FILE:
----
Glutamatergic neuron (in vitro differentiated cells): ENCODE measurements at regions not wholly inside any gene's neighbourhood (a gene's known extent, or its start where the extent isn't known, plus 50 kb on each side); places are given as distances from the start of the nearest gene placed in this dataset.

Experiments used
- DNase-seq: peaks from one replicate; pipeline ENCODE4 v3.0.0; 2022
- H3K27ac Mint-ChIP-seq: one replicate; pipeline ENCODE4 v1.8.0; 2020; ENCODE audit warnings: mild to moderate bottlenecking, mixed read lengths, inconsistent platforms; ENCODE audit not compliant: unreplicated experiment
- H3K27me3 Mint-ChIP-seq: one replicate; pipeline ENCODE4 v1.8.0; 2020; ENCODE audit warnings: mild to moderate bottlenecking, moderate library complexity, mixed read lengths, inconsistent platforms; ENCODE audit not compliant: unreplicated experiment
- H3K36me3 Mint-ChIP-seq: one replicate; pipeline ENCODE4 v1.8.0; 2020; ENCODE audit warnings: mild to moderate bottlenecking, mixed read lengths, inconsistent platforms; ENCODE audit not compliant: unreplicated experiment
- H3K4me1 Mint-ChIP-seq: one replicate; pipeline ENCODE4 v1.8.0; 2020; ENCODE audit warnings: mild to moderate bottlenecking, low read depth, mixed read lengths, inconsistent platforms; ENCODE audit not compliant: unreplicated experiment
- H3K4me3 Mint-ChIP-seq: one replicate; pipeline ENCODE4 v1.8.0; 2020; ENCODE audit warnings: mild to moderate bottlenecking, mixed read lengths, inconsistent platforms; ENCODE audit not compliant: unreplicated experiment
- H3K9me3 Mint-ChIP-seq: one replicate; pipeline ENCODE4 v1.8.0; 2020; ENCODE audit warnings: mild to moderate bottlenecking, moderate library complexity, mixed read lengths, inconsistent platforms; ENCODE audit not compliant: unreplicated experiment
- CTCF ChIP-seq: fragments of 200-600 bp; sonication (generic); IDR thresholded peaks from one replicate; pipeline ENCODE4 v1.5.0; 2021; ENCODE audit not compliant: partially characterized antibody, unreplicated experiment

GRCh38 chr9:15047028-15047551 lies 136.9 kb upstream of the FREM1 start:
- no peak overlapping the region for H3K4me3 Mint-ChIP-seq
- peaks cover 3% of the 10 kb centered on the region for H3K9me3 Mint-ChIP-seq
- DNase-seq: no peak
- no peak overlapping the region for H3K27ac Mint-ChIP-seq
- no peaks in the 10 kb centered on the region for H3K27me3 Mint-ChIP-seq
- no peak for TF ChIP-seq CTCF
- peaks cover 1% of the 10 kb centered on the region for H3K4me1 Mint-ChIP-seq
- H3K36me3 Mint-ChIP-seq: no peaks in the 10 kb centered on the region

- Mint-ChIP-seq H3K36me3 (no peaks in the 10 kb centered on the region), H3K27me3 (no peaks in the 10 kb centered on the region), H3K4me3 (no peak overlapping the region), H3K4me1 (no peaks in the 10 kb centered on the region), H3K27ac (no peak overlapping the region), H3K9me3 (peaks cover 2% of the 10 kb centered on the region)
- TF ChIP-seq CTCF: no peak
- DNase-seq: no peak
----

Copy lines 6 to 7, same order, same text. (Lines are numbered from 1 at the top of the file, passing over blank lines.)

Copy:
- H3K36me3 Mint-ChIP-seq: one replicate; pipeline ENCODE4 v1.8.0; 2020; ENCODE audit warnings: mild to moderate bottlenecking, mixed read lengths, inconsistent platforms; ENCODE audit not compliant: unreplicated experiment
- H3K4me1 Mint-ChIP-seq: one replicate; pipeline ENCODE4 v1.8.0; 2020; ENCODE audit warnings: mild to moderate bottlenecking, low read depth, mixed read lengths, inconsistent platforms; ENCODE audit not compliant: unreplicated experiment